He made no direct mention of the alleged Uyghur genocide and crimes against humanity in the country but did emphasize the importance of peace and unity.
"You will live peacefully together under one roof in the Olympic village," Bach told athletes. "There will be no discrimination for any reason whatsoever."
"In our fragile world with division, conflict and mistrust on the rise, we show the world, yes, it is possible to be fierce rivals while at the same time living peacefully and respectfully together," he added, saying this is the mission of the Olympic games.
He then said: "I appeal to all political authorities across the world: Observe your commitment to this Olympic truce. Give peace a chance."
Dazzling display represents unity
Snowflakes representing all of the countries converged on the floor of the National Stadium, symbolizing the world coming together.
The imagery was inspired by the uniqueness of each individual snowflake, as well as a Chinese poem that describes a snowy canopy at the center of a gathering.
A stunning 3D display of the Northern Lights took over the arena, as dancers filled the stadium in the next portion of the creative performance.
A 'Parade of Nations' enters the 'Bird's Nest'
After a short but colorful opening performance, some of the athletes from the participating Olympic teams marched into the "Bird's Nest" for the hourlong "Parade of Nations" segment of the ceremony.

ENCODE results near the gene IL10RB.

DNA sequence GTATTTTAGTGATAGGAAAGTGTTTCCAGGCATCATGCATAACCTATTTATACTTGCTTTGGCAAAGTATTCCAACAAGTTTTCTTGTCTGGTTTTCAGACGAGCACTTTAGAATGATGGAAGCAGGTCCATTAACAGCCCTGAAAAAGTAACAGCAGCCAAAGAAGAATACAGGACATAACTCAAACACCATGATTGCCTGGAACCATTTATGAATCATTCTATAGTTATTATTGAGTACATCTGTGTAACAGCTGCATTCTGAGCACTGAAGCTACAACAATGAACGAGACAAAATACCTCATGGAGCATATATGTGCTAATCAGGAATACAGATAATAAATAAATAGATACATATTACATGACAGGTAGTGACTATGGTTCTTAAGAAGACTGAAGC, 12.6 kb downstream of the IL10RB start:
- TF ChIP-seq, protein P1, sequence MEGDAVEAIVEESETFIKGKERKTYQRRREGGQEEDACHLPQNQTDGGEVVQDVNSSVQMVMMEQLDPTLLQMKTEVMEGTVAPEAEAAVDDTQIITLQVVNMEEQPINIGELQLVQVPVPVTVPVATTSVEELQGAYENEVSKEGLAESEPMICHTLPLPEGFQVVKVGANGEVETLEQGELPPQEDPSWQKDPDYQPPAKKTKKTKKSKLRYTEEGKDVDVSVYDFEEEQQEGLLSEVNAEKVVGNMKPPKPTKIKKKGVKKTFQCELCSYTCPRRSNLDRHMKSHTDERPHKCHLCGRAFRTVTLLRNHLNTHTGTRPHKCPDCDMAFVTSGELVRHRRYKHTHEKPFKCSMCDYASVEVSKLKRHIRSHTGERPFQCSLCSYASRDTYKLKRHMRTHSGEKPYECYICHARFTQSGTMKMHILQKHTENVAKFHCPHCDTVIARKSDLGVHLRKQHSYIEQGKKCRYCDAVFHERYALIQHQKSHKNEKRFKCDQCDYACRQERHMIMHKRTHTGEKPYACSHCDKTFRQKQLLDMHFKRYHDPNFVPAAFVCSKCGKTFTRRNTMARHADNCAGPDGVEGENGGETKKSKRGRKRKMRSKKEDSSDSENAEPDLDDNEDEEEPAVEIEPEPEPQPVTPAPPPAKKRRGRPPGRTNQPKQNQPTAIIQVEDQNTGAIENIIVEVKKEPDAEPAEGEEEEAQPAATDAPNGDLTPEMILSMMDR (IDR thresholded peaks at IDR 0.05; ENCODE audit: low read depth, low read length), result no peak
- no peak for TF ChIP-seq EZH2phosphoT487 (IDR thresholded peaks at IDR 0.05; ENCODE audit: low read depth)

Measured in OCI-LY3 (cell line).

The parade has been part of the opening ceremonies at the Games since the 1908 Summer Olympics in London. Traditionally, each team chooses just one flag-bearer for the parade. But starting last year at the pandemic-delayed 2020 Summer Olympics in Tokyo, teams were encouraged to select both a male and female representative to carry their flag.
As with the opening ceremony of the pandemic-delayed 2020 Summer Olympics in Tokyo, all athletes marching in this "Parade of Nations" wore face masks to protect against COVID-19.
Teams entered the "Bird's Nest" in order by the number of strokes in the first character of their name in the Chinese writing system. However, the first team to enter is always Greece because that's where the ancient Games originated in 776 B.C.
And as the host of the next Winter Olympics in 2026, Italy's team was second-to-last to enter the stadium. The current host country, China, was last.
With Russia's team name, flag and national anthem once again banned from the Games over allegations of a state-backed doping program, the country's athletes marched into the stadium this year with the Olympic flag and under the name ROC, an acronym for Russian Olympic Committee.
It's the third time that Russia has not been able to use its own name, flag or anthem at the Olympics. Last summer, Russian athletes competed as part of the ROC at the Tokyo Games. During the 2018 Winter Olympics in Pyeongchang, Russia's team was branded as OAR, an acronym for Olympic Athletes from Russia.
Team USA was 56th to enter the stadium, with the second-largest delegation in U.S. history.
Bobsledder Elana Meyers Taylor and curler John Shuster were named Team USA's flag-bearers. However, Meyers Taylors was unable to attend the opening ceremony because she tested positive for COVID-19. Speed skater Brittany Bowe marched in her place during the "Parade of Nations."